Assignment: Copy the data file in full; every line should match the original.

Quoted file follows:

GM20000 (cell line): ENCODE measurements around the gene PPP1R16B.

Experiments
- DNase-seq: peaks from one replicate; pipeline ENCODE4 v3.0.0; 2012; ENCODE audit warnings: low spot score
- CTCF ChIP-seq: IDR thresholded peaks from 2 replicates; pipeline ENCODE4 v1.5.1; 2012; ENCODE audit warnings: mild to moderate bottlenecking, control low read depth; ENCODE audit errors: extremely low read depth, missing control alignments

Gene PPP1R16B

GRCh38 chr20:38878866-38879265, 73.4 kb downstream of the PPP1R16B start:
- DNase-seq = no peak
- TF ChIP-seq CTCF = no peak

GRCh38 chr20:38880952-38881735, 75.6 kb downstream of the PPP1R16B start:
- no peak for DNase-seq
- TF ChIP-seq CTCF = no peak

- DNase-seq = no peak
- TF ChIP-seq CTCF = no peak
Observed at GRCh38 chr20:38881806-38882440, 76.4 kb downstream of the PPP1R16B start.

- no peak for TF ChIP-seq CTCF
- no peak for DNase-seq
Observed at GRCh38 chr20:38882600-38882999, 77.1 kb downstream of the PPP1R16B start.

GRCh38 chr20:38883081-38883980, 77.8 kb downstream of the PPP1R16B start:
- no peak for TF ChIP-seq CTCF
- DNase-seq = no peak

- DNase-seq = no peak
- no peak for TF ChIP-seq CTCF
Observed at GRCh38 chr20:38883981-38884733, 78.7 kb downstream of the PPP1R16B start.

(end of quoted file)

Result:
GM20000 (cell line): ENCODE measurements around the gene PPP1R16B.

Experiments
- DNase-seq: peaks from one replicate; pipeline ENCODE4 v3.0.0; 2012; ENCODE audit warnings: low spot score
- CTCF ChIP-seq: IDR thresholded peaks from 2 replicates; pipeline ENCODE4 v1.5.1; 2012; ENCODE audit warnings: mild to moderate bottlenecking, control low read depth; ENCODE audit errors: extremely low read depth, missing control alignments

Gene PPP1R16B

GRCh38 chr20:38878866-38879265, 73.4 kb downstream of the PPP1R16B start:
- DNase-seq = no peak
- TF ChIP-seq CTCF = no peak

GRCh38 chr20:38880952-38881735, 75.6 kb downstream of the PPP1R16B start:
- no peak for DNase-seq
- TF ChIP-seq CTCF = no peak

- DNase-seq = no peak
- TF ChIP-seq CTCF = no peak
Observed at GRCh38 chr20:38881806-38882440, 76.4 kb downstream of the PPP1R16B start.

- no peak for TF ChIP-seq CTCF
- no peak for DNase-seq
Observed at GRCh38 chr20:38882600-38882999, 77.1 kb downstream of the PPP1R16B start.

GRCh38 chr20:38883081-38883980, 77.8 kb downstream of the PPP1R16B start:
- no peak for TF ChIP-seq CTCF
- DNase-seq = no peak

- DNase-seq = no peak
- no peak for TF ChIP-seq CTCF
Observed at GRCh38 chr20:38883981-38884733, 78.7 kb downstream of the PPP1R16B start.